Having returned from his trip to Londinium, Falco takes up employment with Paccius Africanus and Silius Italicus, two lawyers at the top of their trade. For the trial of a senator they need Falco to make an affidavit confirming repayment of a loan. Having been out of the country and starved of Forum gossip for some time, Falco has little interest in this trial, so he makes his deposition and then leaves. The prosecution are successful and a large financial judgement is made, but one month later the senator is dead, apparently by suicide. The heirs are now in a situation of not having to pay up, and the prosecutor Silius Italicus suddenly decides to seek out Falco. With a little coercion, Falco joins the prosecution in seeking to persuade a magistrate to instigate a new trial against Metellus' son. Blinded by the vision of rich pickings to be gained by the prosecution, Falco temporarily forgets that, if they fail, the financial penalties levelled against the informers who brought the case are potentially enormous-.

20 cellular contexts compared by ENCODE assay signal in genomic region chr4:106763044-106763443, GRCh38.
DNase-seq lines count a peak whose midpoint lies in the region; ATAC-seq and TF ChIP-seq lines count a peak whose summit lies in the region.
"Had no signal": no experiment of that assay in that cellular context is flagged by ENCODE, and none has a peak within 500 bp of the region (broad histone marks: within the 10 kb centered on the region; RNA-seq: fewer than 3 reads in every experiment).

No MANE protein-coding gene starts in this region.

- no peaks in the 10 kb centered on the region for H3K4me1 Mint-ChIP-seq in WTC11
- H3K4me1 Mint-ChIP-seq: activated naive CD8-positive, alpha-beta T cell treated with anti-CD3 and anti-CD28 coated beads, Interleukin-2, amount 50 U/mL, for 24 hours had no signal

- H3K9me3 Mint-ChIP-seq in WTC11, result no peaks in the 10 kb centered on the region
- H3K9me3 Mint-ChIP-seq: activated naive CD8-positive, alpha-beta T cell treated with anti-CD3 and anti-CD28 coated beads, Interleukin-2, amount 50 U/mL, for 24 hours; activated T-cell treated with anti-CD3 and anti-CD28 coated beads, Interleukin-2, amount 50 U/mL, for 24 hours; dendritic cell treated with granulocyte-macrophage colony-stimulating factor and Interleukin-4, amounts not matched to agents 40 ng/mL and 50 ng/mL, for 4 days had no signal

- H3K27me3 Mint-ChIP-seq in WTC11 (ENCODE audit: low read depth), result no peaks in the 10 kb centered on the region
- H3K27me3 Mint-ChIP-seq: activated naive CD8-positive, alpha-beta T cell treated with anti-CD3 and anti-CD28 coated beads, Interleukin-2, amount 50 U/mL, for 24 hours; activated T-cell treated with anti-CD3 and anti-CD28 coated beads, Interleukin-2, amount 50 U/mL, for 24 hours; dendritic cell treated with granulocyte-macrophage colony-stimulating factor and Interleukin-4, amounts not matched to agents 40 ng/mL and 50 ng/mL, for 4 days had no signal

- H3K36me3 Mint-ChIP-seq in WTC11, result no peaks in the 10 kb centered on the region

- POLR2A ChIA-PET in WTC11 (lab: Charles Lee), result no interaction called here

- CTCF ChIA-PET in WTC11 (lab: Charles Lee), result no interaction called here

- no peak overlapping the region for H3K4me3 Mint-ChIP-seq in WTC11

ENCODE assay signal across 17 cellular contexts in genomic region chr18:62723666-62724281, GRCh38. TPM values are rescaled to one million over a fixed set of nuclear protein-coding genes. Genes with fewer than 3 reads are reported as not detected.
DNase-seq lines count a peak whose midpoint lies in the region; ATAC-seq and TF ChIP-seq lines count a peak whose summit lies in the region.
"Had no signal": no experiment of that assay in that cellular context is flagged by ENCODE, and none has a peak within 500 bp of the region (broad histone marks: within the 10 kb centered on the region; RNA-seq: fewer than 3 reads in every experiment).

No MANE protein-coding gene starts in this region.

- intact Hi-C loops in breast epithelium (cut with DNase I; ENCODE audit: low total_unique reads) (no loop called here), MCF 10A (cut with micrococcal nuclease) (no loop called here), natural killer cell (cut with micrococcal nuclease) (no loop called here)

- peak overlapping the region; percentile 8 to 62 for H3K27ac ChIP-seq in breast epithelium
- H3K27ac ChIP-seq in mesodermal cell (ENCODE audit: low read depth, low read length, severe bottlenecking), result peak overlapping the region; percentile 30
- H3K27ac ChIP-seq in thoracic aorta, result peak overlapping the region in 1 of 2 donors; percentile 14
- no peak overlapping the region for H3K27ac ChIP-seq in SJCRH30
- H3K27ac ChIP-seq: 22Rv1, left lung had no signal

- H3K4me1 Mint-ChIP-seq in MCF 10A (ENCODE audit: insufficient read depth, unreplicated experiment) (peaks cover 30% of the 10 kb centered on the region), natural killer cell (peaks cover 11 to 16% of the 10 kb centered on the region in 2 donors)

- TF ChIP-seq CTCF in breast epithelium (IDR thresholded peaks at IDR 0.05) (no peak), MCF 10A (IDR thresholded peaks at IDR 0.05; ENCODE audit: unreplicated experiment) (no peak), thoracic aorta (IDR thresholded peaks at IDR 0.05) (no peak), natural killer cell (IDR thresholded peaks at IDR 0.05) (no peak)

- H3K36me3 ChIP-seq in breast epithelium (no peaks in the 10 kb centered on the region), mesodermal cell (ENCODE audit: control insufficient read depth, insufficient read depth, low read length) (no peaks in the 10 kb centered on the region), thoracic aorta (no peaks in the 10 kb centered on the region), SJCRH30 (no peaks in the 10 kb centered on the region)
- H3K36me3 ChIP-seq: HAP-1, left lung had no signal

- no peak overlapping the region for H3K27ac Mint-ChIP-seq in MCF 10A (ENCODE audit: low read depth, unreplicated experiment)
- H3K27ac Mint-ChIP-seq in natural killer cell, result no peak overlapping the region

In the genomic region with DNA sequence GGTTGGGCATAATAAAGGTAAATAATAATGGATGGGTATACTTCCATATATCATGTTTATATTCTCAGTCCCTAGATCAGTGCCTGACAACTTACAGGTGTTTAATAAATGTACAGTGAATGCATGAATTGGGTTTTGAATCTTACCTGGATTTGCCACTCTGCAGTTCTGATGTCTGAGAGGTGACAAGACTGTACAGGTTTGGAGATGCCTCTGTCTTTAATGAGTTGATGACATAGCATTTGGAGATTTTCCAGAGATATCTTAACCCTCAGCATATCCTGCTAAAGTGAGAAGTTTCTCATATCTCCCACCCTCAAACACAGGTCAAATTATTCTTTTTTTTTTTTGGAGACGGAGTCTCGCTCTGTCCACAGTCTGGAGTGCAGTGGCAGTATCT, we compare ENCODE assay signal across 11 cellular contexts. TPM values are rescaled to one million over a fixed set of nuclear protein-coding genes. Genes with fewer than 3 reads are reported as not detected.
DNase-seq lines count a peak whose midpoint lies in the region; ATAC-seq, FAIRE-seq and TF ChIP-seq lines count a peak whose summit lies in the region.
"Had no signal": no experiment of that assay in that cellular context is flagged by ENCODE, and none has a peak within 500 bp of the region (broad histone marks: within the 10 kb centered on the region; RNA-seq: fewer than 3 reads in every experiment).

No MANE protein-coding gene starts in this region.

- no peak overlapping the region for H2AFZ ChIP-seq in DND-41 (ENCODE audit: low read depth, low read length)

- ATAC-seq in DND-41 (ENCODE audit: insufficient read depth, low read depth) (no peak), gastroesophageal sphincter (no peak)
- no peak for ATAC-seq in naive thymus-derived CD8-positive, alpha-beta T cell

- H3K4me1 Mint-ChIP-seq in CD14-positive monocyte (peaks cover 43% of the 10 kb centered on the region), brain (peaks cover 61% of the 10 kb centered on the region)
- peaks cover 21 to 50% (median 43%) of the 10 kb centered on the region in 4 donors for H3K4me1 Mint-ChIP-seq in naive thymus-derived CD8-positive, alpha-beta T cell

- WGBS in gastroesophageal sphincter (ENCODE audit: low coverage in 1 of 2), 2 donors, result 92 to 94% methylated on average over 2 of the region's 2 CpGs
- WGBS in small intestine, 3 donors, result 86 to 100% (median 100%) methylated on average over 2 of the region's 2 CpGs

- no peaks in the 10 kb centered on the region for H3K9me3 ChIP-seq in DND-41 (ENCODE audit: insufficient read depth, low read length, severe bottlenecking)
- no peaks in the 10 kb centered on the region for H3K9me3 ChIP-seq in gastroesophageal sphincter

Lindsey Davis's first Falco novel, The Silver Pigs, was published in 1989. Since then, her novel Two For the Lions won the inaugural Ellis Peters Historical Dagger in 1998, and in 1999 she received the Sherlock Award for Best Comic Detective for her creation, Marcus Didius Falco. Lindsey's last ten novels have all been Sunday Times hardback bestsellers. She was born in Birmingham but now lives in Greenwich.